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November 21, 2015

Court of Appeals Finds Petitioners Have Standing in Painted Post Case

On November 19, 2015, the New York Court of Appeals ruled that Petitioner John Marvin had standing in the case of Sierra Club v. Painted Post, 26 N.Y.3d 301 (2015). The decision overturned the ruling of the Appellate Division, Fourth Department, which had dismissed the case on the ground that none of the petitioners had standing. The case now goes back to the Fourth Department to decide the substantive issues in the case regarding Painted Post's bulk water sales to a subsidiary of Shell Oil Company.

The Court of Appeals found that the Appellate Division's standing analysis "applied an overly restrictive analysis of the requirement to show harm 'different from that of the public at large.'" The Court of Appeals stated that an injury to a petitioner, while having to be different than the public at large, "need not be unique."

"Here, petitioner Marvin is not alleging an indirect, collateral effect from the increased train noise that will be experienced by the public at large, but rather a particularized harm that may also be inflicted upon others in the community who live near the tracks."

The Court concluded that Petitioner Marvin alleged injuries that are "real and different from the injury most members of the public face . . . . Thus, his allegation about train noise caused by the increased train traffic keeping him awake at night, . . , would be sufficient to confer standing."

The Court expressed concerned that applying the Appellate Division's reasoning "would effectively insulate the Village's actions from any review," and said this would "run afoul of our pronouncement that the standing rule should not be so restrictive as to avoid judicial review." The Court quoted with approval the statement of the US Supreme Court that, "[t]o deny standing to persons who are in fact injured simply because many others are also injured, would mean that the most injurious and widespread Government actions could be questioned by nobody." U.S. v S.C.R.A.P., 412 U.S. 669, 687-688 (1973).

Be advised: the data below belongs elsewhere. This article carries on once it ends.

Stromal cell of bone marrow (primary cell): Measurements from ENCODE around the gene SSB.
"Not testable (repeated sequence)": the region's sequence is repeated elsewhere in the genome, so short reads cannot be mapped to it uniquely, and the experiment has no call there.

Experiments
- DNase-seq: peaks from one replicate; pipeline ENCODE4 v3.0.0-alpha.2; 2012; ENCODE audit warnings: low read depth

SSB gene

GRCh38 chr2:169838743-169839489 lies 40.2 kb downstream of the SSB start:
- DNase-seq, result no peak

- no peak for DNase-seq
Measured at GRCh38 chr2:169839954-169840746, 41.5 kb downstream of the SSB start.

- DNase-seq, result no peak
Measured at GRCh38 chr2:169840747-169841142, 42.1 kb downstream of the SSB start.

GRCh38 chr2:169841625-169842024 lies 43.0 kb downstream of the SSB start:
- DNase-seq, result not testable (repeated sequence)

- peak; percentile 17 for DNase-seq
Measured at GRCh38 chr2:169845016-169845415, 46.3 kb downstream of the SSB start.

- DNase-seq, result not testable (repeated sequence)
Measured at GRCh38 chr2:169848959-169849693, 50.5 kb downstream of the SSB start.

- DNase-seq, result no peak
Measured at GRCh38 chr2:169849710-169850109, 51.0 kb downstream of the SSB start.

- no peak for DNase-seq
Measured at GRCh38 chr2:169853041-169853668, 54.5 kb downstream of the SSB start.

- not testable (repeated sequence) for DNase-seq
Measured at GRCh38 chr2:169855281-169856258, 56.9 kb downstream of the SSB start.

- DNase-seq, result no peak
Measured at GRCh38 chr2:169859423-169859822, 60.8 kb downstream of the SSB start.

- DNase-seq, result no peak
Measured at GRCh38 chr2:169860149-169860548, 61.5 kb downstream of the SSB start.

Click here and here for our previous articles on the Trial Court and Appellate Division decisions in the case. I am working with attorney Richard Lippes from Buffalo to represent the Petitioners.

The papers in the case are posted here.

Posted by Rachel Treichler on 11/21/15, updated 04/06/16.

 

 

Copyright 2016, Rachel Treichler

 

   


About NY Water Law

New York Water Law covers legal developments relating to water usage in New York and in jurisdictions that may be influential in New York. The author, Rachel Treichler, practices law in the Finger Lakes region.
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